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The Triumph of the Left in New York City: How and Why De Blasio Won

Make no mistake about the outcome of the mayoral election in New York City. It marks a triumph for the far Left, in the most important big city in the United States. The huge electoral majority for Democrat Bill de Blasio is much more than simply a victory of another “progressive,” as he calls himself. It is a victory for the old Communist Left and its descendants, the New Left of the 1960s, and marks a leftward turn in the Democratic Party nationally.

As an analysis in today’s Wall Street Journal by Sophia Hollander puts it, “New York overwhelmingly elected an unabashed liberal activist and political strategist who is sympathetic to the Occupy Wall Street movement and once spent time in Nicaragua supporting the Sandinistas.”

Just as Chris Christie’s gubernatorial win in New Jersey gives political clout to the anti-Tea Party Republicans nationally, and makes Christie a contender for the Republican nomination for president, the de Blasio win strengthens the most left factions of an already left-leaning party. It will work to push a candidate like Hillary Clinton further to the left in her campaign for the Democratic nomination, as well as give a bounce to those on the left who favor the nomination of Elizabeth Warren as their candidate of choice.

As a shrewd analysis by David Freedlander in The Daily Beast makes clear, it is also a victory for a third political party from which de Blasio emerged, the so-called Working Families Party founded by Dan Cantor, the brains behind the now defunct New Party -- the openly socialist group which Barack Obama once affiliated with. It makes the WFP, Freedlander writes, one of the “political power brokers of the first order” in the new post-Bloomberg city administration.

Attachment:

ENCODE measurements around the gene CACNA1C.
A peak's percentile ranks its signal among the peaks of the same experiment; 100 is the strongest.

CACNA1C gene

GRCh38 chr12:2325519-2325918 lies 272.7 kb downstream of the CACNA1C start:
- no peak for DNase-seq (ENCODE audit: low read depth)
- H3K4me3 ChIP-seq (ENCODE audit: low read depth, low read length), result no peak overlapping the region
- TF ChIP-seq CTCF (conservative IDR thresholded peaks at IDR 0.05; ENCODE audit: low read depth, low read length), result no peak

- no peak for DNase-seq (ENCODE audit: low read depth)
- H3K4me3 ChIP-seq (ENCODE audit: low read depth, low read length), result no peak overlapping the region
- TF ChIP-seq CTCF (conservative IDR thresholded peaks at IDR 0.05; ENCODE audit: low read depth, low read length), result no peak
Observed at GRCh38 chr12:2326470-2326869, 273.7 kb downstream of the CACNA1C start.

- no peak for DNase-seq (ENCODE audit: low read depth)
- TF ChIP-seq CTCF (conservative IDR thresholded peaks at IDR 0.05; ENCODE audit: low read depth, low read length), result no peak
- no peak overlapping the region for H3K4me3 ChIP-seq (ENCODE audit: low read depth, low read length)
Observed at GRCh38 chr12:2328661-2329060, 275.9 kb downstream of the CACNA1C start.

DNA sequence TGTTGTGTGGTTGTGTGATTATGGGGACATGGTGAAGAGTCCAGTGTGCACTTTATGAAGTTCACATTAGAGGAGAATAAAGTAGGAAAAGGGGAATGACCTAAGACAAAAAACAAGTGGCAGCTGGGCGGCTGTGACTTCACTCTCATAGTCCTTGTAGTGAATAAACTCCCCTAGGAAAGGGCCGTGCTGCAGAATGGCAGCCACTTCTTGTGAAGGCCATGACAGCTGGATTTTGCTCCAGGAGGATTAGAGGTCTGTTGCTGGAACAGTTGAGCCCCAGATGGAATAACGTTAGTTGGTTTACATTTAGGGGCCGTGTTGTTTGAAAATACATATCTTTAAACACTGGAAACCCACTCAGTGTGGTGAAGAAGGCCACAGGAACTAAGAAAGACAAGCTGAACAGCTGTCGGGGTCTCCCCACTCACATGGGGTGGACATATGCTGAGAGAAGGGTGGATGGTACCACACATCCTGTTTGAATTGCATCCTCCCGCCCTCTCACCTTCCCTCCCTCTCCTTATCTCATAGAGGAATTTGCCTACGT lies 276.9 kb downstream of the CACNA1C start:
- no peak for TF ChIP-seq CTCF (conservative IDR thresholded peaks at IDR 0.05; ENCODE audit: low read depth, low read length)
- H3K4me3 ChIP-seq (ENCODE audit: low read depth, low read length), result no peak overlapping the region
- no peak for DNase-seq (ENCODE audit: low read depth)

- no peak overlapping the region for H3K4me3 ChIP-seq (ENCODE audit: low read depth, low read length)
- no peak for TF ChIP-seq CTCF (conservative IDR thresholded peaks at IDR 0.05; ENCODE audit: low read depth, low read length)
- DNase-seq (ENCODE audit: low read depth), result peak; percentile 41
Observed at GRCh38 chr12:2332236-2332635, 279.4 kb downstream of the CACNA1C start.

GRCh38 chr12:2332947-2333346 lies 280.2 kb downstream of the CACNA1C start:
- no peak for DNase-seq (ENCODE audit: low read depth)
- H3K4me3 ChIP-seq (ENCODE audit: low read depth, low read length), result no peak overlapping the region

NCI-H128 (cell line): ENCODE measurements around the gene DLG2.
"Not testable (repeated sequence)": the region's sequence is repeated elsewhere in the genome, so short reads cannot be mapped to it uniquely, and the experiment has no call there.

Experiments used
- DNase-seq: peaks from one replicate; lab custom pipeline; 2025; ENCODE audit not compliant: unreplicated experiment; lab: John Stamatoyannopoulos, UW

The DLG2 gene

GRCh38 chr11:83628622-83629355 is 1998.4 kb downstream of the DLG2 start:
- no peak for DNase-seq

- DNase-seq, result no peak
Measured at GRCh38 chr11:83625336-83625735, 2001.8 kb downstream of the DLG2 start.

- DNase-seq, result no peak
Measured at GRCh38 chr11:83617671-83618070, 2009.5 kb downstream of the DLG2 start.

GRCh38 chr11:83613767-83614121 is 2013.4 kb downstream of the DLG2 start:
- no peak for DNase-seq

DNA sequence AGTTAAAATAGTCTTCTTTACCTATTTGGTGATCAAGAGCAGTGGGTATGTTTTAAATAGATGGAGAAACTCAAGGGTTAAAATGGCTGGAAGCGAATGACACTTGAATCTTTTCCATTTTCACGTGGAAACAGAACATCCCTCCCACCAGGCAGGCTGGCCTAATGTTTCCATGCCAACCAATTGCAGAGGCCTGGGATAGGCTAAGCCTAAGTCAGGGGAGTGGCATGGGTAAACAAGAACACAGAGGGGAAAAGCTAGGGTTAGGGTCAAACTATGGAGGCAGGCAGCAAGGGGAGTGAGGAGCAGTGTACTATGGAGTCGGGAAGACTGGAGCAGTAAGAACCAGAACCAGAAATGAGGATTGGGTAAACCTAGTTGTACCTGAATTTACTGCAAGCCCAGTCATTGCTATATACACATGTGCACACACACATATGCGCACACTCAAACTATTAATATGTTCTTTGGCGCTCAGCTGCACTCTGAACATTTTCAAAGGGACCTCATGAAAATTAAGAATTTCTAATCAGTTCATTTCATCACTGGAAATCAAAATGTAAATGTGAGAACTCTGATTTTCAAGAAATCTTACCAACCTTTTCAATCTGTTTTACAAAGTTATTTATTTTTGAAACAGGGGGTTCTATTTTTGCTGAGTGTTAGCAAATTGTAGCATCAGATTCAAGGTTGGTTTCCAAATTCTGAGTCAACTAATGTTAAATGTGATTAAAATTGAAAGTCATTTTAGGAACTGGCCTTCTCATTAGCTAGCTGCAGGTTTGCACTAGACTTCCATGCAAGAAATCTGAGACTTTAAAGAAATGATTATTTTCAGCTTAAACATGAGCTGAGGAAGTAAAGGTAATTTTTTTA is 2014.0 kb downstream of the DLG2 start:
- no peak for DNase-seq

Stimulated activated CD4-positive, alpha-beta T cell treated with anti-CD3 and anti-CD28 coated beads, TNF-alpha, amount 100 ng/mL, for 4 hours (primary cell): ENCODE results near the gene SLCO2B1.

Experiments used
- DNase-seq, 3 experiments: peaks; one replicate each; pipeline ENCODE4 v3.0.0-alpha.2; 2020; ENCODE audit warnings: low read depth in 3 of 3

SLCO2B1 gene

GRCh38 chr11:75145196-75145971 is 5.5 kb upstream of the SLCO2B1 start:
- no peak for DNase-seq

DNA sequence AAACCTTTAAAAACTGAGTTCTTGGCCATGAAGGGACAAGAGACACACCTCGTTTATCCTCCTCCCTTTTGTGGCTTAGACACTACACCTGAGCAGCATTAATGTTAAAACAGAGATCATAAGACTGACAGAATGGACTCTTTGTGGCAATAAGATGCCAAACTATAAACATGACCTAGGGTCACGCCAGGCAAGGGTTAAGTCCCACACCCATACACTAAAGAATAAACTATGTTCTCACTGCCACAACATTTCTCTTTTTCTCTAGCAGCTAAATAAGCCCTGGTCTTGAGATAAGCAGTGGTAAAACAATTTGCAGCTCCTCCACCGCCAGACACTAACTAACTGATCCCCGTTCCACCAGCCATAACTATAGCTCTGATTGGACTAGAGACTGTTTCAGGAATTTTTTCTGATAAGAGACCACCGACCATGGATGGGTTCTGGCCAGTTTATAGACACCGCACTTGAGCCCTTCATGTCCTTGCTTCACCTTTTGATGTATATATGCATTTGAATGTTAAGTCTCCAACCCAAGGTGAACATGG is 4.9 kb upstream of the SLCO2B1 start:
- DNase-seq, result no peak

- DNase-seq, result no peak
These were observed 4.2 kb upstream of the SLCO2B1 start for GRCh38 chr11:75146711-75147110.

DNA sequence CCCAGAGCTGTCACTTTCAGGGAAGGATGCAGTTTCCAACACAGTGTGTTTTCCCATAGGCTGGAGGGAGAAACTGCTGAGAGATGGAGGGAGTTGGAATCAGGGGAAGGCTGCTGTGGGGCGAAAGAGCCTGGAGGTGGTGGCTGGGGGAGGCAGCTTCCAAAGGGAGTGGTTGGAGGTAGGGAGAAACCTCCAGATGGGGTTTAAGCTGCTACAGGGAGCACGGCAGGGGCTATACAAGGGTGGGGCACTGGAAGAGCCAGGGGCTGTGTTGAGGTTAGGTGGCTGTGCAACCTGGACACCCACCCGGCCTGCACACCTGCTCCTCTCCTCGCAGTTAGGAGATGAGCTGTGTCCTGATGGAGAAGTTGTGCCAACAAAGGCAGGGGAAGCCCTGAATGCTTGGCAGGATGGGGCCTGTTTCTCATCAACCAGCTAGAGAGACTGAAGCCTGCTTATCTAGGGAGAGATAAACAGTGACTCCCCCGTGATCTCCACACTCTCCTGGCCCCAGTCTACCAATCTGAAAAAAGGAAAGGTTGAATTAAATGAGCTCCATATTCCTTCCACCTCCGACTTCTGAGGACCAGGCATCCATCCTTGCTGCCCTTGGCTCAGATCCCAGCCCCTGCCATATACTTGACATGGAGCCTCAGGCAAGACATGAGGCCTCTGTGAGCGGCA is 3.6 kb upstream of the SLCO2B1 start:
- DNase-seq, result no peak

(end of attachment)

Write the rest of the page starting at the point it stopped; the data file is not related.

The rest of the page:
Cantor, the party’s founder, was a labor organizer in New Orleans and New York who also worked with ACORN before he turned full-time to building the new political organization.

The strategy Cantor devised -- of building a party on which voters for the Democrat can vote on election day not by pulling the lever on the Democratic slot, but on that of the Working Families Party -- is shrewd. It gives the left a power base because many who voted for the Democrat are far to the left of the regular candidate, and hence, when a Democrat wins, that third party can say their votes provided the margin that put him over the top. The party can then make demands for a pay-off once the regular Democrat is in office.

Now, de Blasio actually comes from that third party, and has staffed his organization with its activists. The strategy is an old one for New York City. In the 1930s and 40s, the left wing of the CIO trade union created the American Labor Party, a line on the ballot that allowed those further to the left than FDR to vote for him in the national election, while also being able to run candidates for local office on their own ticket. In the late 1940s, the anti-Communist leaders split and the Communist Party, USA and its followers took over the ALP. Henry A. Wallace ran on this line in 1948. As a result, he gathered enough votes to put New York City in Republican Tom Dewey’s column. To counter the ALP, the anti-Communist union leaders and politicians in 1944 created the Liberal Party, which became, for a time, the major power-broker in New York politics.